6 Overlooked Reasons Why People Struggle to Hold a Job

Posted on June 21, 2018 by Dave Schools

The label of “unemployed” is damning in America’s hyper-productive and career-obsessed culture. It carries a viciously judgmental stigma, characterizing the unemployed individual as lazy, worthless, or uneducated. From the outside, we assume underperformance, unresolvable character flaws, or failure to deliver results — and these may be legitimate reasons for losing a job — but there are deeper issues going on underneath the surface that make chronic joblessness a serious and near insurmountable problem. As you’ll read below, these complex, internal barriers are much bigger than the individuals themselves and often lie outside their control to change on their own.

6 Causes of Chronic Joblessness

The number of factors contributing to one’s inability to obtain or hold a job could not only fill a book, but are often closely related. Comorbidity is a term that means “the simultaneous presence of two chronic diseases or conditions” and it’s often used in research about chronic joblessness. The term itself is one indicator that this is a complex problem — far more complex than what a single blog post could describe. As you read below, keep in mind that many of these factors are usually present, not just one.

  1. Mental health. The National Alliance on Mental Illness (NAMI) estimates 1 in 5 adults in the U.S. experiences mental illness throughout the year. That’s significant, considering the consequences of mental health conditions (i.e., stress, depression, anxiety, low-self esteem, interpersonal conflict) affect job performance. This means that if someone is struggling with their professional responsibilities, statistics show that there’s a 20% chance they’re facing a difficult episode internally. This figure jumps up to 50% if the worker is also homeless. In other words, it’s likely that someone who can’t keep a job suffers to a degree from mental illness, something they can’t control and struggle to self-regulate.
  2. Addiction. This dangerous disease induces poor work performance, tardiness or absenteeism, and other workplace issues, further dampening a person’s chances for a prosperous career. Sometimes substance abuse precedes joblessness, sometimes it results from it as a coping mechanism to mitigate stress. Eventually, when addiction has run its course, it’s nearly impossible to maintain a job. One out of six who are unemployed also abuse alcohol or drugs. Last year, The Atlantic published a study that found that as the unemployment rate increases by one percentage point in a given county, the opioid-death-rate rises by 3.6 percent, and emergency-room visits rise by 7 percent. Addiction is treatable and recovery is possible. Unfortunately, many people don’t recognize its symptoms until a major life change (i.e., job loss) occurs, at which point the struggle intensifies.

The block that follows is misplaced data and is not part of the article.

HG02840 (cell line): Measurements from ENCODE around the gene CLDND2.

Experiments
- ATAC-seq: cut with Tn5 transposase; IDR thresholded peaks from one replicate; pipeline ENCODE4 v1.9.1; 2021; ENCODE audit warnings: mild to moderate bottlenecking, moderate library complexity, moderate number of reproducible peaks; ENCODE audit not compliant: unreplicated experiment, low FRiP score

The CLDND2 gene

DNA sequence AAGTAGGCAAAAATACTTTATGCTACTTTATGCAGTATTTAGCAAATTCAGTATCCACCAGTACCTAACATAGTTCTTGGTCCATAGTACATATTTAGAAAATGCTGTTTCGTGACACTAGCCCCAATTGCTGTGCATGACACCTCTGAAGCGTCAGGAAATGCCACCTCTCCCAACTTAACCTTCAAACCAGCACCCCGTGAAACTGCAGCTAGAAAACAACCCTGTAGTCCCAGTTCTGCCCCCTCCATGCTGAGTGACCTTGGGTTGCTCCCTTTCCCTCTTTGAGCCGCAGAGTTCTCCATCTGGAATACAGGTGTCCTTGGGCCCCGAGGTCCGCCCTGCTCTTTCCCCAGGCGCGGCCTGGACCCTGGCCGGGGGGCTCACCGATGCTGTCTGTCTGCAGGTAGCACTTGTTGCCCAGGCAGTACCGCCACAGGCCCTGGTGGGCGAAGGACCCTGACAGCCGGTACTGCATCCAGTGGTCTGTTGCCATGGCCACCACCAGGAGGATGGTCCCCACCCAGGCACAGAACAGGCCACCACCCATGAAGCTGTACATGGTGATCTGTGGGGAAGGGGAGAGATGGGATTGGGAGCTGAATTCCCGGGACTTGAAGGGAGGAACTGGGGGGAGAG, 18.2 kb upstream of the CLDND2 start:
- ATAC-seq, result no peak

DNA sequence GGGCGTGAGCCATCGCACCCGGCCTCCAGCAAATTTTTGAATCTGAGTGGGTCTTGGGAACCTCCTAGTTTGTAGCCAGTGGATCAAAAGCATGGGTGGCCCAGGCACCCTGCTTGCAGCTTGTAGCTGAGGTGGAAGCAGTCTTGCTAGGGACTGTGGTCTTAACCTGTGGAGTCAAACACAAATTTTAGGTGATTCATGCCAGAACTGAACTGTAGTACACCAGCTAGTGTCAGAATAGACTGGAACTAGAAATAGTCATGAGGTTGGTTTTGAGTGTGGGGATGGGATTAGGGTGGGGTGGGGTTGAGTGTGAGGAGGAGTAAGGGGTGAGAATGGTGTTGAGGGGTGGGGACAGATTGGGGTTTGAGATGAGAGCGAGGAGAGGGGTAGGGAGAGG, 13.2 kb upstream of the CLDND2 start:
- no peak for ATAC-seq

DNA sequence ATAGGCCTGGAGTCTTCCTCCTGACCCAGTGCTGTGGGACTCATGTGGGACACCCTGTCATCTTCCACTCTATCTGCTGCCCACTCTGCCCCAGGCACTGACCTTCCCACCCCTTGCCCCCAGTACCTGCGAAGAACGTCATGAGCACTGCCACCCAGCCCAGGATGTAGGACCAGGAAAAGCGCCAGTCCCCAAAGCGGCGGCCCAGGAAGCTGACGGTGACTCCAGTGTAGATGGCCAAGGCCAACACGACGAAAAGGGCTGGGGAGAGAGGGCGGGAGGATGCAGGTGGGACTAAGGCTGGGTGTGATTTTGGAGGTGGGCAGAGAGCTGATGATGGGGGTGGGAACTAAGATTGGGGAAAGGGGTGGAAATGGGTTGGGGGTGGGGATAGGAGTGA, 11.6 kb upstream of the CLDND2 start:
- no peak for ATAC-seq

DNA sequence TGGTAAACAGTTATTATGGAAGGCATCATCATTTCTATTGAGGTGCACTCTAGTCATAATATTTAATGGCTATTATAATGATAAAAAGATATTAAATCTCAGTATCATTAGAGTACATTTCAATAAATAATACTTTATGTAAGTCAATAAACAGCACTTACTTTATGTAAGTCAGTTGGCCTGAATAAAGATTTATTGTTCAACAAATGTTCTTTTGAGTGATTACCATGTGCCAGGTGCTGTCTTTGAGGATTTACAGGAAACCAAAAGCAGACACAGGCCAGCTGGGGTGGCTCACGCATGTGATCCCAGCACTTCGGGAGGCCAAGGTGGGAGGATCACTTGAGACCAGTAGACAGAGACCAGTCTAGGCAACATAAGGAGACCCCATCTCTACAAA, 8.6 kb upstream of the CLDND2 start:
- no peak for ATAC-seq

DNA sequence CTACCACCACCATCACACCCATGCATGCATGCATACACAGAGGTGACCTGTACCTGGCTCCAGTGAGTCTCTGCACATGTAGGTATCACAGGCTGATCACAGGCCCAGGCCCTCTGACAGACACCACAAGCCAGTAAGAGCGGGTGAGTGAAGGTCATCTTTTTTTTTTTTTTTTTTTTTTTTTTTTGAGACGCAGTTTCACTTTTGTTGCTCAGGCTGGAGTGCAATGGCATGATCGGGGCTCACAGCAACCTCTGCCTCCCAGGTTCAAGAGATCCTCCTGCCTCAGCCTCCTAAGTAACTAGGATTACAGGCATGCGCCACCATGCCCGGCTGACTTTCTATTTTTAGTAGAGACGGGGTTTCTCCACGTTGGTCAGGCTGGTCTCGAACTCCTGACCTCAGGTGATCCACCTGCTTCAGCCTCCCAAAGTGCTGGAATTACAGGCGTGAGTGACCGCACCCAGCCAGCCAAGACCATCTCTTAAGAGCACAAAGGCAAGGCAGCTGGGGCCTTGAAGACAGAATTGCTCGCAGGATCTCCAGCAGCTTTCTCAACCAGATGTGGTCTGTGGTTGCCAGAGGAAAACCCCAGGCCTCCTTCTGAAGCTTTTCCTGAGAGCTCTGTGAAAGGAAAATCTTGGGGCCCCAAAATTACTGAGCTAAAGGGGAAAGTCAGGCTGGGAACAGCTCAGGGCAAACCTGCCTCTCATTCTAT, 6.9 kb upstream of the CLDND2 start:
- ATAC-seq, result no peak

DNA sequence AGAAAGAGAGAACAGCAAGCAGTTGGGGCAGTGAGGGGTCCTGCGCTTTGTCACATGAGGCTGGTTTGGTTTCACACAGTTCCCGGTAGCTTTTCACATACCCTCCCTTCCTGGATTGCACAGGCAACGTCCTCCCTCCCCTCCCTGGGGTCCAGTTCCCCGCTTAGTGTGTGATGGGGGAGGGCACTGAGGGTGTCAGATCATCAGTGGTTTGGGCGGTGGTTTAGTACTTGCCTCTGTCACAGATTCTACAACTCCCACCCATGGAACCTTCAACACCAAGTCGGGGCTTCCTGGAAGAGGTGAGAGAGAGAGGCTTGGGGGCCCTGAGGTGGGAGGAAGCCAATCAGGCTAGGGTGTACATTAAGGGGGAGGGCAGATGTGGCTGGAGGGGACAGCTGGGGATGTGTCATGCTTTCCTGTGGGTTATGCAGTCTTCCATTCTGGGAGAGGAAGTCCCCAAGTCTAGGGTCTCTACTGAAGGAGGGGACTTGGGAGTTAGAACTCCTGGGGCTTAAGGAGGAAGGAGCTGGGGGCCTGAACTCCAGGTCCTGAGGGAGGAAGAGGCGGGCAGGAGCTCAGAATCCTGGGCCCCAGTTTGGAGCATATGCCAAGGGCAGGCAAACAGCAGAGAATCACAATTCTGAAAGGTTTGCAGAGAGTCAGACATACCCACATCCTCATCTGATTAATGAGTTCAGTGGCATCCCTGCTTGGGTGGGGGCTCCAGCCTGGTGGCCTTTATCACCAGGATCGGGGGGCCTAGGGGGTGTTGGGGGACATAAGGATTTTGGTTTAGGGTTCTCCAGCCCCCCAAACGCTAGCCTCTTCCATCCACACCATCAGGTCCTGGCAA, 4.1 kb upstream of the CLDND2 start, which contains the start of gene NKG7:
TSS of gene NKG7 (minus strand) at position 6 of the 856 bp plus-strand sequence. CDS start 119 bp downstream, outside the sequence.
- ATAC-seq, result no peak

3. Domestic violence and abuse. Domestic violence is devastating and traumatic on many levels. The consequences to victims are far-reaching, including employment. The trauma of experiencing physical abuse can cripple work performance. Sadly, it’s not uncommon for a survivor of domestic abuse to be fired for being a victim of domestic abuse. One teacher in California lost her job after her abusive husband invaded the school parking lot and put the school on lockdown, according to a heartbreaking article by ThinkProgress entitled In All But Six States, You Can Be Fired For Being A Victim Of Domestic Violence. “While her abuser was sent to prison, she was also punished for his crime by losing her employment.” Injuries from domestic violence invite shame, and a domineering partner can control when an employee can or cannot leave their home. Shockingly, nearly a third of women in the United States have experienced domestic violence. The takeaway: unemployment isn’t always the result of an individual’s work performance. Rather, outside forces often subjugate an individual to a life path they wouldn’t have chosen for themselves.